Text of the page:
Tesco has reported pre-tax profits up 10% on the previous year to £3.13bn, with sales topping £1bn/week for the first time at £59.4bn for the FY.
These figures are the highest ever for a UK retailer, and are all the more shocking when you consider that like for like sales at Tesco grew only 3% in the year, around half that of the sector average, and well below the likes of Morrisons who recently reported 7.9% growth.
"We're slashing prices to help our customers in these difficult times," or something along those lines I remember reading from Tesco not that long ago.
There's only one person you are helping Mr Leahy and we can all see who that is.
Data from the British Retail Consortium (BRC) recently revealed that food inflation was 9% in February and March, up from 7.5% in January and 6.2% in December.
So food prices in the supermarkets are going up, your profits are up to record levels, yet prices at the farmgate are going down.
"It's all the market will stand, these are very difficult times for all of us, the consumer simply won't pay any more," my arse.
May corn closed at $3.69 ½, down 6 ¾ cents. Crude oil had a bad day at the office, down almost 9%, to close at $45.88 a barrel on renewed worries over the US economy. The DJIA was also lower, adding to the negative tone. After the close the USDA reported corn plantings just 5% done, well behind normal for this time of year.
May soybeans closed at $10.18 ½, down 32 ½ cents. Falling crude oil & equities hurt beans today, despite talk of China remaining a keen buyer of US beans. Warmer US weather will help planting progress in the next couple of weeks. A sharply higher dollar also added to soybeans woes.
May CBOT wheat finished at $5.04 ½, down 18 ½ cents. An improved US weather outlook and weaker outside markets pressured wheat from the off. Planting progress for spring wheat is at 6% compared to the five year average of 21% and last year at 19% in the six states that plant 98% of the spring wheat. The USDA said after the close that winter wheat is now rated 27% very poor to poor, that's two points up from a week ago.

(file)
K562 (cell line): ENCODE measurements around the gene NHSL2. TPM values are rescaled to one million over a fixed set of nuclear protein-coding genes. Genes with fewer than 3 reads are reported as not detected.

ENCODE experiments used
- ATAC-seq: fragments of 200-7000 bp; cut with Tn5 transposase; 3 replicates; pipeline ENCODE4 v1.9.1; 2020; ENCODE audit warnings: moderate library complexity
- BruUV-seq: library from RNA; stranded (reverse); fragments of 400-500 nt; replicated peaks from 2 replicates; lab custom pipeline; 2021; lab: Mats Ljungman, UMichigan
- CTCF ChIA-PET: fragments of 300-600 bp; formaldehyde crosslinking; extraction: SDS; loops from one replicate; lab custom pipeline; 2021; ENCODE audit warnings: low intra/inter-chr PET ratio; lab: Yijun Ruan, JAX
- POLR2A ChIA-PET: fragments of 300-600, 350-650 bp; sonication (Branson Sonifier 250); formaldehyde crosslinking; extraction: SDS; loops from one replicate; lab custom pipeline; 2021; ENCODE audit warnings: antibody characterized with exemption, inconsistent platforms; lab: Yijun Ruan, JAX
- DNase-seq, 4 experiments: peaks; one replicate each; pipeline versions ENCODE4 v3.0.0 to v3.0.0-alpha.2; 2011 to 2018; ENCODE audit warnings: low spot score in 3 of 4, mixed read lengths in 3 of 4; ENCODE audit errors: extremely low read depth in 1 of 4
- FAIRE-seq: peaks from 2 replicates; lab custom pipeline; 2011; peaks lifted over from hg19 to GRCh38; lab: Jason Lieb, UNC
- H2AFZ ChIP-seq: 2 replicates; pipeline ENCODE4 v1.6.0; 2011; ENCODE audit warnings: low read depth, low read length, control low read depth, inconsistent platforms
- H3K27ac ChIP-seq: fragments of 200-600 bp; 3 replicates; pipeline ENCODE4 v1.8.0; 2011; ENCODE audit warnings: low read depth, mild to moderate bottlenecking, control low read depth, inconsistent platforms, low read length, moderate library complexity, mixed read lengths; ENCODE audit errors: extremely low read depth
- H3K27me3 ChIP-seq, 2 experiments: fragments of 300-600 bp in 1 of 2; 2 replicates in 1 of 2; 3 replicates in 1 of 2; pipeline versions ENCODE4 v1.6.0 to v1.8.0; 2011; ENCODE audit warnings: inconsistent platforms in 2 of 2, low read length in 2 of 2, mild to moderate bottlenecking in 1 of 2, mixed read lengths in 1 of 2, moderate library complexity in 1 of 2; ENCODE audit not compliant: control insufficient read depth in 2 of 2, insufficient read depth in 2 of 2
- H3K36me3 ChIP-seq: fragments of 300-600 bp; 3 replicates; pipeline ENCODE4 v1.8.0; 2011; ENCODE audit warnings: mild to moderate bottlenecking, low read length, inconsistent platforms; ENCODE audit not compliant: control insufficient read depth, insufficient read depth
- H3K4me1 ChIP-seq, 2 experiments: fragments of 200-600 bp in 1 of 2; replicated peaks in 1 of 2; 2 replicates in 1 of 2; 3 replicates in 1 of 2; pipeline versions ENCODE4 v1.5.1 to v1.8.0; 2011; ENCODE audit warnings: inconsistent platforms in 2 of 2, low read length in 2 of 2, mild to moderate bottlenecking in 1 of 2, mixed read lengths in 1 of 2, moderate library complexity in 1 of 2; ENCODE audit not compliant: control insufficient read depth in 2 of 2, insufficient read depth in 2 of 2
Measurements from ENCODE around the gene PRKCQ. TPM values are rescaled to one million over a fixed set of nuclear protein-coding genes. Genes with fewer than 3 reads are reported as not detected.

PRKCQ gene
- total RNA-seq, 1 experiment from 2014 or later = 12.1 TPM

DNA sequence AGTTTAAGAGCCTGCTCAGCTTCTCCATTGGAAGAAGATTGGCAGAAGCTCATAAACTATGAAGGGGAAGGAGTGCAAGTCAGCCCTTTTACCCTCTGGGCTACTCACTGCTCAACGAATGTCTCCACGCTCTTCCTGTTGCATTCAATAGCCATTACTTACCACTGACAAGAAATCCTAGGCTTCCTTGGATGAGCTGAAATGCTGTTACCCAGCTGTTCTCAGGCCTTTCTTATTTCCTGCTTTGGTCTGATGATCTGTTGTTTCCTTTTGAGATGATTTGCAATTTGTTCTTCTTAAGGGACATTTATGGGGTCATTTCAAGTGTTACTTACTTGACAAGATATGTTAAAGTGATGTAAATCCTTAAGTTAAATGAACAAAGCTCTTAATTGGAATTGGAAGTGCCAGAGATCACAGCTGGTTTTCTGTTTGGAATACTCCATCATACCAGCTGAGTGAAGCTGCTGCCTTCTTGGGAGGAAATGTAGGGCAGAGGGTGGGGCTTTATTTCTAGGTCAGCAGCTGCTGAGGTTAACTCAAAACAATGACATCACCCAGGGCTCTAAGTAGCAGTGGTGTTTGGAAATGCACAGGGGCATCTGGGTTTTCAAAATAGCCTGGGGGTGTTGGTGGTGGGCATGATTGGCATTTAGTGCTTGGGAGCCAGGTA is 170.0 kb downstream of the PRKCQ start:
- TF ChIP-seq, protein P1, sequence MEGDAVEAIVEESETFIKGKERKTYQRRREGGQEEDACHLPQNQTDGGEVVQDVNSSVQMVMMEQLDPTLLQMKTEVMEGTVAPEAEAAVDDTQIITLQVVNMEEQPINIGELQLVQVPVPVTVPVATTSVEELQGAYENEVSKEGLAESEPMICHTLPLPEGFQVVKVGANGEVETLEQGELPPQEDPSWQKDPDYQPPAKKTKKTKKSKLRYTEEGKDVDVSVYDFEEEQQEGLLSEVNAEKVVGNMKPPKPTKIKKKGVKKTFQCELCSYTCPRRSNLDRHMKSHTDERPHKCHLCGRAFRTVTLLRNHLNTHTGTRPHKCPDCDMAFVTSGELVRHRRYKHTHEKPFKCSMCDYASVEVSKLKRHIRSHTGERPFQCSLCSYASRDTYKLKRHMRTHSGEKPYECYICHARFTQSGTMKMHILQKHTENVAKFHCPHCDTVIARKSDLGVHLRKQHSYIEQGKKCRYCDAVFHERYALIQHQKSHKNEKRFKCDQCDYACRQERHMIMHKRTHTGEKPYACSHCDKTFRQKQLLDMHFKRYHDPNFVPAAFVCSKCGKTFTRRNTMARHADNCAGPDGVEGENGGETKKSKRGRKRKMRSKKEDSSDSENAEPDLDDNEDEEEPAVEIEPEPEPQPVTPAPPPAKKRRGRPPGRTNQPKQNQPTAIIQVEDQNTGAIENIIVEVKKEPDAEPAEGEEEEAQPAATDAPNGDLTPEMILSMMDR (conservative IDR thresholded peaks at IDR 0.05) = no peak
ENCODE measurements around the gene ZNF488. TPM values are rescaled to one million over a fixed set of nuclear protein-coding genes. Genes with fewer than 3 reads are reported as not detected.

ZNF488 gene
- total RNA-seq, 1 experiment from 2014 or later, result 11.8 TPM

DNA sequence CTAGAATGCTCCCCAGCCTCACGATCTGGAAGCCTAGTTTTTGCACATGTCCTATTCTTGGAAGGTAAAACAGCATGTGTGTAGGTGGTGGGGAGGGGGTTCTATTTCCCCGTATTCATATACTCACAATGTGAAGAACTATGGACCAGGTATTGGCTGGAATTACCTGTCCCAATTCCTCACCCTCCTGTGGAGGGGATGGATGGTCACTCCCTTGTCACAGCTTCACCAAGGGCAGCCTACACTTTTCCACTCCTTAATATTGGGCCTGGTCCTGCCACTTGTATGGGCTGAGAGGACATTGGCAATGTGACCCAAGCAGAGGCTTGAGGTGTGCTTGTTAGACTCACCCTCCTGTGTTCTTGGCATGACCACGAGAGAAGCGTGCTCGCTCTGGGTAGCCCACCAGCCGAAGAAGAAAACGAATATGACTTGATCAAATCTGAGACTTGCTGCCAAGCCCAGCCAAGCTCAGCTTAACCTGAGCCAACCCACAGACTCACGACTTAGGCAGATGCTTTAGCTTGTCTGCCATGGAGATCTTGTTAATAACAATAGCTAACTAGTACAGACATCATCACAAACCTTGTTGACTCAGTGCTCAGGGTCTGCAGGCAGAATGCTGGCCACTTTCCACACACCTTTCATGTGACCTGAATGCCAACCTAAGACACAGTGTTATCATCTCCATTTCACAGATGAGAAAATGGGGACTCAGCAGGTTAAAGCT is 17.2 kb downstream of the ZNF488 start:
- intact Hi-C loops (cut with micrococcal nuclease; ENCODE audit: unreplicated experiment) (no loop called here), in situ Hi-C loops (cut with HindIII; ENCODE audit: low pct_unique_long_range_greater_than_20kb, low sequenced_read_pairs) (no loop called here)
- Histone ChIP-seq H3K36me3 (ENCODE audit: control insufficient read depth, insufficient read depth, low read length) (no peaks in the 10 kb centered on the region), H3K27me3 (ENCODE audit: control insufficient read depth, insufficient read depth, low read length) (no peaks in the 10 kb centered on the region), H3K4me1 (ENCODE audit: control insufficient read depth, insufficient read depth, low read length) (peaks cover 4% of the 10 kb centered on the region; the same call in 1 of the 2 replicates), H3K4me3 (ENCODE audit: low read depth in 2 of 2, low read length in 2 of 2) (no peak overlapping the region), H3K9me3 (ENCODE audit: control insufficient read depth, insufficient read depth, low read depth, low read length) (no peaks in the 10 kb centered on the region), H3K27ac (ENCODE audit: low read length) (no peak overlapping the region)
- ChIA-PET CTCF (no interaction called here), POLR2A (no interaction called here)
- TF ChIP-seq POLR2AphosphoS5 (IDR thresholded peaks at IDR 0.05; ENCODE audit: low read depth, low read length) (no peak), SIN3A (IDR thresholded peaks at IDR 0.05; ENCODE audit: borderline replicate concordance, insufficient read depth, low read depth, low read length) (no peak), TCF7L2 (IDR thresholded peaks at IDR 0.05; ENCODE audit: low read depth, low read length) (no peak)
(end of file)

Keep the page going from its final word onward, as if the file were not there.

EU wheat futures closed narrowly mixed Monday as the market still struggles to find some much needed direction.
May Paris milling wheat ended down EUR1.00 at EUR138.00/tonne. London new crop November feed wheat closed up GBP0.50 at GBP118.50/tonne.
A firmer dollar added some support for EU wheat, although weaker crude oil and falling equities took the shine off early gains.
US markets opened sharply lower, with an improved weather outlook for the week ahead set to boost corn plantings there.
EU weather conditions meanwhile remain warmer & drier than normal for this time of year, coaxing winter wheat and rapeseed out of dormancy. This could lead to yield problems further down the line.
Western Europe remains largely dry with significantly below normal rainfall in the top European rapeseed countries France, the United Kingdom and Germany say StormX.
Less significant rapeseed areas in Denmark and Sweden are also unfavourably dry, they say. Scattered showers brought some relief to rapeseed farms last week, but not enough to offset high evaporation with increasing heat and sunshine. April temperatures have warmed up sharply after a cool March in Western Europe. Most days, temperatures have reached the mid 60s, or higher.
The 120-day rainfall analysis reveals severe moisture shortages across western and northern Europe. Stress will increase in rapeseed, if heavy rains do not materialize soon, they add:
StormX's 7-day European rainfall forecast is revised lower, featuring less coverage of moderate-heavy rains. Previously showers and thunderstorms were expected to be heavy and widespread in Western Europe, they say.
The overnight eCBOT grains closed sharply lower, dragged down by a firm dollar and falling crude oil and equities.
Nearby May soybeans traded as much as 13 cents higher earlier in the session buoyed by reports of continued Chinese interest, but couldn't hold onto those gains closing 9 1/2 cents weaker. Nov beans finished the session sharply lower, down 22 1/2 cents.
Corn and wheat closed with losses of around 8-10 cents each.
May beans hit a six month high of $10.73 Friday, before profit-taking trimmed gains, on reports that China had bought a million tonnes of US and Brazilian beans last week, shunning Argentina.
As well as the Argy crop continuing to shrink the political situation is seen as being too volatile at the moment to make Argentina a reliable supplier. The government there announced over the weekend that it was pressing ahead with plans to nationalise the grain trade, which will doubtless cause further upheaval in the ongoing dispute with farmers.
Strikes, or at least the potential for further strikes, will likely keep foreign buyers wary in the run-up to the end of June elections.
The Agricultural Secretariat withdrew its delayed March soybean crop estimate last month saying that it contained errors. Its April report was due to be released Friday, but that never materialised either. The market initially traded higher Friday after the Ag Sec was seen nipping to the shops for some tippex, the report is now expected out tomorrow, once it dries.
The Buenos Aires Grain exchange now peg the soybean crop at 37 MMT, and the Rosario Grain Exchange at 37.3 MMT.